SAN ANTONIO – As Gov. Greg Abbott defends the new state abortion law, nonprofit organizations that work with victims of domestic violence and survivors of sexual assault are concerned about the negative consequences they may begin to see in our community as a result of the recently enacted legislation.
“To not be able to have resources and access to whatever it is you need to heal back and to deal with, it is really leaving victims extremely traumatized and out in the cold,” said Patricia Castillo, executive director of the Putting An End To Abuse (PEACE) Initiative.
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Castillo said Texas’ new abortion law is leaving victims of physical and sexual assault with no options.
“Men and women should have rights to control what happens to our own body,” Castillo said.
The PEACE Initiative provides training and education to the community and legal assistance to victims of domestic violence.
Castillo believes women’s rights were left entirely out of the discussion between members of the Legislature.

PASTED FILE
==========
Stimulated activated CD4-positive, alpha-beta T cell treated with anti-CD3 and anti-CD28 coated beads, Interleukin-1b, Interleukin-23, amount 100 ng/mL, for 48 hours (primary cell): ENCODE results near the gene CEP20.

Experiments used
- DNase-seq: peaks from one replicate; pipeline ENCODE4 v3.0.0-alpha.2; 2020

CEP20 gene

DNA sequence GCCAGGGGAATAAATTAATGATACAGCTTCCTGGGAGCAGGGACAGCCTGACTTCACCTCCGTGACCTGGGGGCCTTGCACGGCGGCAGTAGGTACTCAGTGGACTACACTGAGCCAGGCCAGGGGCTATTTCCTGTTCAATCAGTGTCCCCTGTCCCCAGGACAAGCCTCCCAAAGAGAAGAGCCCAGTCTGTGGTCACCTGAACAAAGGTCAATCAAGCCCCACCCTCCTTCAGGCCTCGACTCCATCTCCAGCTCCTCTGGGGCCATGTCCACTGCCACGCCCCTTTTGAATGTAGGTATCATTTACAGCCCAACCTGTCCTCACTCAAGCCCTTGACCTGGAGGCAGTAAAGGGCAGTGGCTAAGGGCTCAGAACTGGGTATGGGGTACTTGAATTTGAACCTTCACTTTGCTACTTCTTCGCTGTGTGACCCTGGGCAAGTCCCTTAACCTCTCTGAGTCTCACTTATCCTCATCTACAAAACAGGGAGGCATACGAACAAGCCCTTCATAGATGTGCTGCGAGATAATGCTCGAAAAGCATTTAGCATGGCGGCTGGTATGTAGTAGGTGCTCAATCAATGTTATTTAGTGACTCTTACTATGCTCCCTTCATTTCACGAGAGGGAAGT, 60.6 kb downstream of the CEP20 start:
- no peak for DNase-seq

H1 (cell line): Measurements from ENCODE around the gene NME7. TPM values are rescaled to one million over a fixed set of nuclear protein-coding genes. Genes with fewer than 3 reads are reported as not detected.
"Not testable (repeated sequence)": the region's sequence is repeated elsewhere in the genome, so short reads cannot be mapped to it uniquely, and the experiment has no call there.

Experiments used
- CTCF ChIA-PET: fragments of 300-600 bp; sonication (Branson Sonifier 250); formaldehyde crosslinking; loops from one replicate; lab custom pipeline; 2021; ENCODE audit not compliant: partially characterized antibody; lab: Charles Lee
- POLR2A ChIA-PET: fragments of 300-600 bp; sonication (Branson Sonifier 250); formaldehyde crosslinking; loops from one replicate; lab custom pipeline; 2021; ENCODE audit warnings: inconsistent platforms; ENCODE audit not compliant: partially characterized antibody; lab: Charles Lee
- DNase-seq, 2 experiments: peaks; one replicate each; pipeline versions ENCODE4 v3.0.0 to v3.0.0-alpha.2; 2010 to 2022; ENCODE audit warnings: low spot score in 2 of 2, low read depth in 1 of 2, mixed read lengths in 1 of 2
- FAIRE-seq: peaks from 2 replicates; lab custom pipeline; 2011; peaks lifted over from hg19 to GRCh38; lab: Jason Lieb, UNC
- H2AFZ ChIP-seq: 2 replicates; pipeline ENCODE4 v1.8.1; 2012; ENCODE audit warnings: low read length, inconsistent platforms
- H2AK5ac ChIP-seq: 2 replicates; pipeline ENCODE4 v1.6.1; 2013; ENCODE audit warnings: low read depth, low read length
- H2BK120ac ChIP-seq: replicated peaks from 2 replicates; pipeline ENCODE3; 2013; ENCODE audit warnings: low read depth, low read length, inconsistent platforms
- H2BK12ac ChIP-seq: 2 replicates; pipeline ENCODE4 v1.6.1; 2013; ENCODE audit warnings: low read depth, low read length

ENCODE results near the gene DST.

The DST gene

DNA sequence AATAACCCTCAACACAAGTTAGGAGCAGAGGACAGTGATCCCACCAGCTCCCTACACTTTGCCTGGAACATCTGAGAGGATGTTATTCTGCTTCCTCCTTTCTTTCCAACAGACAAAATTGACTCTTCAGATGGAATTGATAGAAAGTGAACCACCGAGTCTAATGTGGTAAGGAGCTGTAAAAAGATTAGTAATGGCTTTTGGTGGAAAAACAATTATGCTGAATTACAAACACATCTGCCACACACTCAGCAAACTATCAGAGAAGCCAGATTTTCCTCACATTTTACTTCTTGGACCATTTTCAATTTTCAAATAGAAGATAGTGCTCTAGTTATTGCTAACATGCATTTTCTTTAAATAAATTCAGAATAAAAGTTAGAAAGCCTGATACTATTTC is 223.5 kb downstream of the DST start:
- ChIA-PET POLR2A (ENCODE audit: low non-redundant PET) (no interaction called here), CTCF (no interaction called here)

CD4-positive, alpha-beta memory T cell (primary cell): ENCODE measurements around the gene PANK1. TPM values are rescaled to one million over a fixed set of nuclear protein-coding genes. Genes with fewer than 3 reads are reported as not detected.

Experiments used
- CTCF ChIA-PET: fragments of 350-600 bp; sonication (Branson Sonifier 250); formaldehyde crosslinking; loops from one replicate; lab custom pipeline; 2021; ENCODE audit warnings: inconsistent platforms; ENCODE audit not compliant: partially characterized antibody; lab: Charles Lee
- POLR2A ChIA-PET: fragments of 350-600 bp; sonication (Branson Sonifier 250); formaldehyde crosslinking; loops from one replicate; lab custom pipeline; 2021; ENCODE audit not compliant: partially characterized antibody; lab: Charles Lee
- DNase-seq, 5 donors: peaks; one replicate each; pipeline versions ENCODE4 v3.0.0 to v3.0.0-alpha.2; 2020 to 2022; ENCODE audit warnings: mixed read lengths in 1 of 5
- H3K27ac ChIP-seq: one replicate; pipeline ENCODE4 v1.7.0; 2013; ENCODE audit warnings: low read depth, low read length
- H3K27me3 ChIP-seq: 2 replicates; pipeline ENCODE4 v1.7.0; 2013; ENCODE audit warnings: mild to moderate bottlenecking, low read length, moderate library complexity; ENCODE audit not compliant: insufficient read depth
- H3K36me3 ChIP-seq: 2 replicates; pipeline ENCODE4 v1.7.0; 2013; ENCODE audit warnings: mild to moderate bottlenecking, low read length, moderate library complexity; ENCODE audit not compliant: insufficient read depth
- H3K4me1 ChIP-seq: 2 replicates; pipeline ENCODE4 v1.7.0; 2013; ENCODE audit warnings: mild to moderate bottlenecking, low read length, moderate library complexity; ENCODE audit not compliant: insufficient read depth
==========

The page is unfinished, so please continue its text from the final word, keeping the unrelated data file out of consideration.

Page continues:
“We’re going to pay way more in all kinds of ways -- to having wounded people walking around with lack of resources with an inability to take care of themselves,” Castillo said.
Castillo believes some children could also suffer.
“We also have to think about bringing children into a space where they’re not wanted; they’re not loved. The risk is they’re not going to be taken care of as they should be, and that is never good. That is never a healthy environment for a child to be born into,” Castillo said.
Rose Luna, CEO of the Texas Association Against Sexual Assault, says the new law takes away options from women.
“I think the negative consequence of this law as a whole is that it is something that takes a choice and the power away from a woman, in particular for survivors of rape and incest,” Luna said.
The Texas Association Against Sexual Assault provides training and technical assistance to rape crisis centers, law enforcement and medical professionals. It also represents survivors of sexual assault.
“Services like the rape crisis centers, they’re worried that they will no longer be permitted to provide the kind of survivor-centered support and empowerment that is best practice for advocacy,” Luna said.
Luna said her organization and rape crisis centers scattered throughout the state would continue to help.
“We will always believe them, and we are a free and confidential place for them to go and process what’s happening. We also can provide information and referrals and make sure that that step to healing is taken,” Luna said.